A null record (all cards unused and "end of group") would have no purpose to be included, so this fact can be used to terminate a list records, thus allowing end detection.

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ZBD Format

ZBD (binary deal) is a simple, compact way to store a complete deal. Each card must be in one of four places (West, North, East or South) so two bits of information are required for each card. Two × 52 = 104 bits, so each deal requires 13 bytes.* The bitmap of each record is shown below.

BitValueCoding
0-1S A0 = West; 1 = North; 2 = East; 3 = South
2-3S K0 = West; 1 = North; 2 = East; 3 = South
4-103… likewise in order for S Q-2 H A-2 D A-2 C A-2

*In theory only 12 bytes are required per deal using my algorithm for Mapping Bridge Deals, but this requires significant overhead to code and decode each deal — hardly worth the effort to save a single byte. Simplicity rules.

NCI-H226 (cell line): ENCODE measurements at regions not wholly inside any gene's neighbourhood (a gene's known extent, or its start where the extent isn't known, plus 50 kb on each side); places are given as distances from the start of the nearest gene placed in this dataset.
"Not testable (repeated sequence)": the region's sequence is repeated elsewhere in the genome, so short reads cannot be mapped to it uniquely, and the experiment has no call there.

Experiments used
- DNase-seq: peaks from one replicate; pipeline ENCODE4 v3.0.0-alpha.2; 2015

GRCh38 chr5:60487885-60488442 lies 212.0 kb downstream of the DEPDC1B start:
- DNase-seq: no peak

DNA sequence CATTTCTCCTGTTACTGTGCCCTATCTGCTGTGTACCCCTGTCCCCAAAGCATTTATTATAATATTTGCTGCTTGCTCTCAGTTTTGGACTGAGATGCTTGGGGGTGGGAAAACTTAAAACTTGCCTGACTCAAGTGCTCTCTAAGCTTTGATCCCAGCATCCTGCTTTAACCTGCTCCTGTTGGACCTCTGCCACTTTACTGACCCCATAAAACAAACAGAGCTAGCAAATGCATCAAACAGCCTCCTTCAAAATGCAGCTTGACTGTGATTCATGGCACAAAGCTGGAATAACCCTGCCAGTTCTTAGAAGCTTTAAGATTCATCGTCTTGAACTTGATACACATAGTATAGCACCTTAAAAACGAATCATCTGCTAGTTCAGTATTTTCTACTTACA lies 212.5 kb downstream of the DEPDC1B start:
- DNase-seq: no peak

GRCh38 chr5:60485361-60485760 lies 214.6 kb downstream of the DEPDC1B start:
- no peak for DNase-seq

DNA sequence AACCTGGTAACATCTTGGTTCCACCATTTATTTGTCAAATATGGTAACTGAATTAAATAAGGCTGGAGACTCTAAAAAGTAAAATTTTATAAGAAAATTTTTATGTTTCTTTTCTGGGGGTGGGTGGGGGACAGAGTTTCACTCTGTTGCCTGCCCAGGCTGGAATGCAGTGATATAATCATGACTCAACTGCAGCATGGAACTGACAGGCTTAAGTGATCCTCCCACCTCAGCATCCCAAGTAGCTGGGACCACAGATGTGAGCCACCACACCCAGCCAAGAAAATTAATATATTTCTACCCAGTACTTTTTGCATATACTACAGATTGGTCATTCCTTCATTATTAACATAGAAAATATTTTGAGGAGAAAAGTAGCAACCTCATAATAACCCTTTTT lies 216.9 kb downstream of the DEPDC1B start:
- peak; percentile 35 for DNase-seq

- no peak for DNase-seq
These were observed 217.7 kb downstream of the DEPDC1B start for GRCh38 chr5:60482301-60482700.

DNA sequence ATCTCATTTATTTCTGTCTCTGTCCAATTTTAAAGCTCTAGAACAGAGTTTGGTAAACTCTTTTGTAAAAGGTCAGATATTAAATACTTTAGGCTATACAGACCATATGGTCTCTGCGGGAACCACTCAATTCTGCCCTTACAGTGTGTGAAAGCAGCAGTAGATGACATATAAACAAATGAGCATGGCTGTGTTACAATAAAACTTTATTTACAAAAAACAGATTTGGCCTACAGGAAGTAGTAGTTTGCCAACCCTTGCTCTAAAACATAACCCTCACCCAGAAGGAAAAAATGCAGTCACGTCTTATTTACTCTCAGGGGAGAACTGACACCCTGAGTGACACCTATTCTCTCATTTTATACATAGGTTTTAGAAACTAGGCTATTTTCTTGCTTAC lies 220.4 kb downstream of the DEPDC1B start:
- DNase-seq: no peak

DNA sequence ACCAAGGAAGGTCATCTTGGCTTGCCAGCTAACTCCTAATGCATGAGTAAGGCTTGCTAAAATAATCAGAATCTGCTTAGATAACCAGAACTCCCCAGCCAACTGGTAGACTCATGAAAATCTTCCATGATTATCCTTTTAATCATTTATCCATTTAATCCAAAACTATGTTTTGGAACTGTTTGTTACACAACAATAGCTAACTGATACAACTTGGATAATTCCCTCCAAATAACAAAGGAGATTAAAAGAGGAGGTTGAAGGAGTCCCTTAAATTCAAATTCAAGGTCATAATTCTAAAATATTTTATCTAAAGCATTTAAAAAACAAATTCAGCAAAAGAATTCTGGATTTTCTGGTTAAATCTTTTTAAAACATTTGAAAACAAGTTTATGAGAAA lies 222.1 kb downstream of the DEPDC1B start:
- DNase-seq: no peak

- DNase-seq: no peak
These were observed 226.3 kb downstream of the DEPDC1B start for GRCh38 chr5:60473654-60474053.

A record starting with 32 null bits is impossible (it would mean the first 16 cards go to West) so this fact can be used to terminate any list of records, thus allowing end detection.

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ZDD Format

ZDD is a simple, compact way to store double-dummy results for each hand in each strain. I designed this for my database of 10,485,760 Random Solved Deals, a project that took almost two years of computer time to complete. The random deals themselves are not stored but generated on-the-fly (mother-of-all algorithm). Given a fixed seed, the same sequence of deals is reproduced.